New York court decisions on DLOM are all over the map and sometimes very perplexing, a panel of speakers pointed out at the recent annual business valuation conference in New York City hosted by the New York State Society of CPAs (NYSSCPA).
A puzzlement: For example, there’s a “treacherous landscape” regarding DLOM and real estate companies. In the Chiu case, the business owned real estate that was easily marketable, so Chris Mercer (Mercer Capital), who testified in this case, argued that there should be no DLOM. The court agreed (recently affirmed on appeal). But, in Giaimo (another Mercer case), a company also owned marketable real estate, but the court ruled for a 16% DLOM. “There was credible evidence that people were lining up to buy the property,” Mercer recalls. “I don’t know where the court got the 16% DLOM.” Peter Mahler (Farrell Fritz P.C.) suggested that, because the real estate was held in a “corporate wrapper,” the situation was more complex. Mercer also stated that he testified that, because of transaction costs, a 5% DLOM-like discount should be applied. But the written opinion states that there was “no testimony” in this regard. Go figure.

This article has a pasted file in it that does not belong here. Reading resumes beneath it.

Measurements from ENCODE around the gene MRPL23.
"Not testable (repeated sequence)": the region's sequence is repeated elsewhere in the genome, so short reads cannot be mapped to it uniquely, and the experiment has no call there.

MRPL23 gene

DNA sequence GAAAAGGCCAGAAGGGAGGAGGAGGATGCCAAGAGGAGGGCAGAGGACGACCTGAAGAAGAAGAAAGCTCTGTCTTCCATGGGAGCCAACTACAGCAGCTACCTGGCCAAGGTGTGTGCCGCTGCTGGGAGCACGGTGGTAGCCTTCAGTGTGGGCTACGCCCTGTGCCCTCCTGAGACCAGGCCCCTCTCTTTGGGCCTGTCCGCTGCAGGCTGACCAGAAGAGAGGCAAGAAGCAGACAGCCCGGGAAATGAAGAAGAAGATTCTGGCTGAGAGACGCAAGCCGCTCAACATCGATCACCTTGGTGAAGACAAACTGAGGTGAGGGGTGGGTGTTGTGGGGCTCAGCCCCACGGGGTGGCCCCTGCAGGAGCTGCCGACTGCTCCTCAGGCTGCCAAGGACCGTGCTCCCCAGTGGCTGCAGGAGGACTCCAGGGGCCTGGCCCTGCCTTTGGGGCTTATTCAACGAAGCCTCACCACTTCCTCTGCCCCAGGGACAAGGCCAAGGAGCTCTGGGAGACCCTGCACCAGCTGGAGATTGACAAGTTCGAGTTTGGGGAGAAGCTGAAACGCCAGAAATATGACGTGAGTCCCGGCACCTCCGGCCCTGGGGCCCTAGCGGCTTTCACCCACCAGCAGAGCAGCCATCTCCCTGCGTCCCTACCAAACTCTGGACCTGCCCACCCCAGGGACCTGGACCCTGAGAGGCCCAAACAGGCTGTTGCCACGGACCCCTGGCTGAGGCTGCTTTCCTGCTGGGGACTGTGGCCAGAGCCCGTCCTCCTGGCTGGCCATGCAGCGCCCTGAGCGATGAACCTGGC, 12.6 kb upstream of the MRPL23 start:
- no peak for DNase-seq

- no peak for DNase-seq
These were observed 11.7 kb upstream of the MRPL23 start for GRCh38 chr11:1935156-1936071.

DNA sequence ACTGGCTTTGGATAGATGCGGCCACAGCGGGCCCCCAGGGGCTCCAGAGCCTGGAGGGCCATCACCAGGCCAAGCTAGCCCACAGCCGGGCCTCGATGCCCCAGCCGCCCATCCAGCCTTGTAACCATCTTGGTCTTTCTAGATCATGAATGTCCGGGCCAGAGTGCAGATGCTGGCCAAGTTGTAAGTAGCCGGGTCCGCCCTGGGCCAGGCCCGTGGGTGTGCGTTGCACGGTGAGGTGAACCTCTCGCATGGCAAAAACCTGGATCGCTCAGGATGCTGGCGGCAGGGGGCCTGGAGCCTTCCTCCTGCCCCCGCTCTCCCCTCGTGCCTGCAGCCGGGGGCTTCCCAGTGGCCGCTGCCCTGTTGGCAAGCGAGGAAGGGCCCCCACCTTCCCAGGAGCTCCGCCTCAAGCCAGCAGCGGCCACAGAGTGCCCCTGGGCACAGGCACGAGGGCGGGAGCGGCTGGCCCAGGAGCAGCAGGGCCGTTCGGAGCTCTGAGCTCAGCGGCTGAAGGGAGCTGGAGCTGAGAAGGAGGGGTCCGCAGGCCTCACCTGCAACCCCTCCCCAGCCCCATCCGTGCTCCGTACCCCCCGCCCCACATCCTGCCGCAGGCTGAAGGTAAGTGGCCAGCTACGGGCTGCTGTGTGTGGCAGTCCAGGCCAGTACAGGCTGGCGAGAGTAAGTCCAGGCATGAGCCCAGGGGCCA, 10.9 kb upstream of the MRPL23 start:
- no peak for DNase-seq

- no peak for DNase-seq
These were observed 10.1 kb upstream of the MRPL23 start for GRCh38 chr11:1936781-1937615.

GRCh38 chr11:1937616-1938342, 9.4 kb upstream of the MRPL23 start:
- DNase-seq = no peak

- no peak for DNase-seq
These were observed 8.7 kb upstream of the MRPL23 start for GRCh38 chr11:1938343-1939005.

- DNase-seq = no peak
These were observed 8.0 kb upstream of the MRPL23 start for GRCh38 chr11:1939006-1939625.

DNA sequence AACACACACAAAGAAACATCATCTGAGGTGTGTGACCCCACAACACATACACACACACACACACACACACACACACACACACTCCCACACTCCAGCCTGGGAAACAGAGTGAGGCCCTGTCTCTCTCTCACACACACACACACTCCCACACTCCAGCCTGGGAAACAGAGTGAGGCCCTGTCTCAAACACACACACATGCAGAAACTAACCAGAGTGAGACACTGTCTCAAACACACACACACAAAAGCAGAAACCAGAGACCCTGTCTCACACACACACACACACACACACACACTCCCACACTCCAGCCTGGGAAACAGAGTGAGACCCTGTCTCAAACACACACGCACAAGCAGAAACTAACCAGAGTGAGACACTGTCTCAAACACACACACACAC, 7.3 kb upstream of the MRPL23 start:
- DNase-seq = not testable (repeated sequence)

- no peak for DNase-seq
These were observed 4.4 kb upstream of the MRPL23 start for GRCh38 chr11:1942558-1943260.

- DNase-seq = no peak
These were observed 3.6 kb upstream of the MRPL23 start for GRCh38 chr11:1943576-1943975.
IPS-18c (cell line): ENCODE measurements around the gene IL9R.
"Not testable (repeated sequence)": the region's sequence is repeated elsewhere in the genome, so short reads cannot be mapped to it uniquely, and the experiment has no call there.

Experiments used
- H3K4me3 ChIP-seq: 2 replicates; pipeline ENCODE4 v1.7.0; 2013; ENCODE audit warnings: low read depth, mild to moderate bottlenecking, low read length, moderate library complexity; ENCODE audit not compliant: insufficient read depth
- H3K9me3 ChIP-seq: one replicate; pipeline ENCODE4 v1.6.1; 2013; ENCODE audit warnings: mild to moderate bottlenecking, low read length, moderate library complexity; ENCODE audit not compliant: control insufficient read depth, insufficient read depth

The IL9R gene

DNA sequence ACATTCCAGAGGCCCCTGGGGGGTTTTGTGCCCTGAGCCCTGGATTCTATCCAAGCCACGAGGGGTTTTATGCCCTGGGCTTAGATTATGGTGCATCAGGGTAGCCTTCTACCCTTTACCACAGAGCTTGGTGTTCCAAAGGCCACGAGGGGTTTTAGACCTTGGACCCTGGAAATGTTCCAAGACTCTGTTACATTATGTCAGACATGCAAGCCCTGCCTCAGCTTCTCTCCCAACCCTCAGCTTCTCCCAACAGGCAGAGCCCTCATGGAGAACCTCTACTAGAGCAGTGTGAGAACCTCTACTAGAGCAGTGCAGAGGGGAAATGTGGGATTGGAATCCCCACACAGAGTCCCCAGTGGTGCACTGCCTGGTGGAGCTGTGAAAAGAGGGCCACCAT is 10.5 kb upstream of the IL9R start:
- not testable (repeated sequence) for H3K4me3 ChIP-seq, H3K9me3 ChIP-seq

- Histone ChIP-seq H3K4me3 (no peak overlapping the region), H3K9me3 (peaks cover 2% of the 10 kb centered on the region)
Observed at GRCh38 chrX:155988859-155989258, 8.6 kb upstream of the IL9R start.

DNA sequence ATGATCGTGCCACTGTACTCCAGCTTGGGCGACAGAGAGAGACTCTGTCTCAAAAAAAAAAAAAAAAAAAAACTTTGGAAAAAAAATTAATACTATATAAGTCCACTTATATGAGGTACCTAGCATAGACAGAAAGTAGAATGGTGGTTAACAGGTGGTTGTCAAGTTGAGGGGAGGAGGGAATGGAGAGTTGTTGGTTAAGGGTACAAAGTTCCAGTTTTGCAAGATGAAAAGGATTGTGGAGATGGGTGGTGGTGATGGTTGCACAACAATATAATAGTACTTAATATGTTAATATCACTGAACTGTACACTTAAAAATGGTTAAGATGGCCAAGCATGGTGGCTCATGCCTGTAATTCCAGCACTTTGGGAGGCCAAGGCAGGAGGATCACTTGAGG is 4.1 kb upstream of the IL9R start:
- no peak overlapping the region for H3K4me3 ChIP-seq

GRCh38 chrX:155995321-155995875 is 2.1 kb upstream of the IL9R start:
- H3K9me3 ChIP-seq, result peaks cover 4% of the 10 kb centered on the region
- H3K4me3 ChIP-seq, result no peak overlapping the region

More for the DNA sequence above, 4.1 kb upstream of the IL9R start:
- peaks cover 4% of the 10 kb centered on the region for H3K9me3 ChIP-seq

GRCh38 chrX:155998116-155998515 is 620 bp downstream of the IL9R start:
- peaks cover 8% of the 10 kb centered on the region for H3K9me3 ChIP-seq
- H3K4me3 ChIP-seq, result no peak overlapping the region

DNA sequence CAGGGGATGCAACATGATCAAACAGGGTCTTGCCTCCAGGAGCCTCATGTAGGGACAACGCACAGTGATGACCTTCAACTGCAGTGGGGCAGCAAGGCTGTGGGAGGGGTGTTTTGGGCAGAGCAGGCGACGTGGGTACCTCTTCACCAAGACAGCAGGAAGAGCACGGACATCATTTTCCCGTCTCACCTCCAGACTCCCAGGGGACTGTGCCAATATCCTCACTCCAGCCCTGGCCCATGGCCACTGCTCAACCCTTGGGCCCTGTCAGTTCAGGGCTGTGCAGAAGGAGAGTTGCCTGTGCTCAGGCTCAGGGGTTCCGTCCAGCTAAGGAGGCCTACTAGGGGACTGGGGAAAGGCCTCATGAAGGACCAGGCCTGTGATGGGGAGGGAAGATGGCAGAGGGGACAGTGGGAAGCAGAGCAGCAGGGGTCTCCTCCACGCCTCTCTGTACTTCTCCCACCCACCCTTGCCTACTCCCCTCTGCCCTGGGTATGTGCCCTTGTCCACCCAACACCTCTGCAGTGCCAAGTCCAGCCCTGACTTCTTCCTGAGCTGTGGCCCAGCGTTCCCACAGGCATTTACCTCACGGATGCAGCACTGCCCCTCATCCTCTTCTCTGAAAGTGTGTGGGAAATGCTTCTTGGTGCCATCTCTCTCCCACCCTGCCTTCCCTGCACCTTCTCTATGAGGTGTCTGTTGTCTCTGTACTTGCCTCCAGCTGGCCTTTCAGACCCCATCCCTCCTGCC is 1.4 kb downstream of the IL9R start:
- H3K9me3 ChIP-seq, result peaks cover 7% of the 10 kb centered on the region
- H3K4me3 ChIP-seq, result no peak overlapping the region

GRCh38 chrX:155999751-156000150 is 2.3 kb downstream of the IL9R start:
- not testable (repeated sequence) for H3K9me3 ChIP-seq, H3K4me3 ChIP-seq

The cases are: Chiu v. Chiu, 2015 NY Slip Op 01427 [2d Dept Feb. 18, 2015], and Giaimo v. Vitale (II), 2012 N.Y. App. Div. LEXIS 8706 [Dec. 20, 2012 (slip op.)]. For more on these cases, go to BVLaw.
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